Letters to the Editor
MORE PEOPLE vote for American Idol than cast ballots in the last U.S. presidential election. And now we're facing a mind-numbing battalion of pontificating candidates standing behind podiums in their sincere navy suits and red power ties. More than 15 months of campaign activities, commercials and mud-slinging mailers sprawl ominously in front of us like a psychotic nightmare.
Other countries impose strict limits on campaign lengths and tactics. Japanese candidates are allowed one campaign car, a small amount of posters and other printed materials, and a limited number of government-financed commercials or television appearances for a campaign lasting only 12 days. In Canada, the longest national election campaign was 74 days in 1926; the 2006 campaign was 55 days.
But that would never fly in the United States. For one thing, too much money is generated by the three-ring circus that is our presidential election process. Endless speculation and reports on rampant rumors easily fill empty airtime for news shows, providing employment for long-winded pundits. And a lot of people and corporations make big bucks from slick television commercials and glossy bulk-mail materials. They're not going to give up that golden goose—unless they're given an equally lucrative substitute.
So let's go with the flow, follow the trend and turn the presidential campaign into a reality TV show.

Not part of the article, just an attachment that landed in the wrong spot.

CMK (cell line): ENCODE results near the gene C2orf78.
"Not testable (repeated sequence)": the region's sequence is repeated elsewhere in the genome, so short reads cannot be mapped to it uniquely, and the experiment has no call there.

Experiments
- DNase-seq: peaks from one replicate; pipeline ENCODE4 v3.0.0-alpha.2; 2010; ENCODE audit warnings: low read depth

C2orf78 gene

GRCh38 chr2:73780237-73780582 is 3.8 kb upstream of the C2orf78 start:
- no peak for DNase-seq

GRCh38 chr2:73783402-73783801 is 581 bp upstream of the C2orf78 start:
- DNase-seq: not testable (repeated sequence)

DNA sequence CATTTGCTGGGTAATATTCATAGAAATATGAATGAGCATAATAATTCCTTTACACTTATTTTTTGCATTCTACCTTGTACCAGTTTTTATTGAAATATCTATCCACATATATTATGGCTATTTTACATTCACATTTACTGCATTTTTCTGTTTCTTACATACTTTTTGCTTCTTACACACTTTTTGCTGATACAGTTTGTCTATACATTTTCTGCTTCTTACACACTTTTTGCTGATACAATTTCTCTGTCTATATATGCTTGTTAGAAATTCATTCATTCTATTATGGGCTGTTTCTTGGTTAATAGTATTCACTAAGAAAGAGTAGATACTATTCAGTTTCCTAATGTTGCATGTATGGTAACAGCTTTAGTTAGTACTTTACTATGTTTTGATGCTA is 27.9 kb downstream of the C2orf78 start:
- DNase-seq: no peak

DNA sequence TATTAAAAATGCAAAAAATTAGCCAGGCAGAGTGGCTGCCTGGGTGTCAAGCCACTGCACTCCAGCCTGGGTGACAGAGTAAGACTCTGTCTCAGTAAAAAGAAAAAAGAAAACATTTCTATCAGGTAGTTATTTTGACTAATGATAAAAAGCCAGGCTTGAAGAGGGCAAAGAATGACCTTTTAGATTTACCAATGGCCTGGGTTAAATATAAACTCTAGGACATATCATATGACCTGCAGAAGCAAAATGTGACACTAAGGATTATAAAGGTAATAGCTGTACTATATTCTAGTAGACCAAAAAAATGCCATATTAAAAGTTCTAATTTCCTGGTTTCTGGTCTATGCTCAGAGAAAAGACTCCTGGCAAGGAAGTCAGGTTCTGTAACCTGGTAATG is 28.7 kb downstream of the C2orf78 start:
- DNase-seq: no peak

This is the only logical answer. Americans love to watch, root for and jeer the competitors on American Idol, Survivor or any of the other multitude of shows that show real people doing really stupid things. So let's give the people what they want. Gather all the hopeful candidates in one location. Let the cameras run 24/7 and then condense hours of action (or inaction) into an entertaining one-hour presentation.
A lot more people will watch than ever tune into the staged debates. And we'll learn so much more.
What does each candidate look like in the morning? Late at night? Hung over? Who hits the booze too hard, and who can't go a few weeks without sneaking bimbos into the would-be president's crib? Do the Bible-thumping conservatives actually read the Good Book and pray, or is that all window dressing?
It would be a lot more fun and informative to watch Presidential Survivor instead of the traditional staged debates, and a lot less time-consuming than having to read in-depth articles or listen to charges and countercharges, on the news programs.
Plus, think how much corporations would pay for commercial airtime during the show. We'd all watch; the advertisers would pay the bills. It would be true campaign-finance reform.
Presidential Survivor could well be a uniquely American election solution. Plus, it's exactly what we deserve.
Patricia Lynn Henley, Santa Rosa
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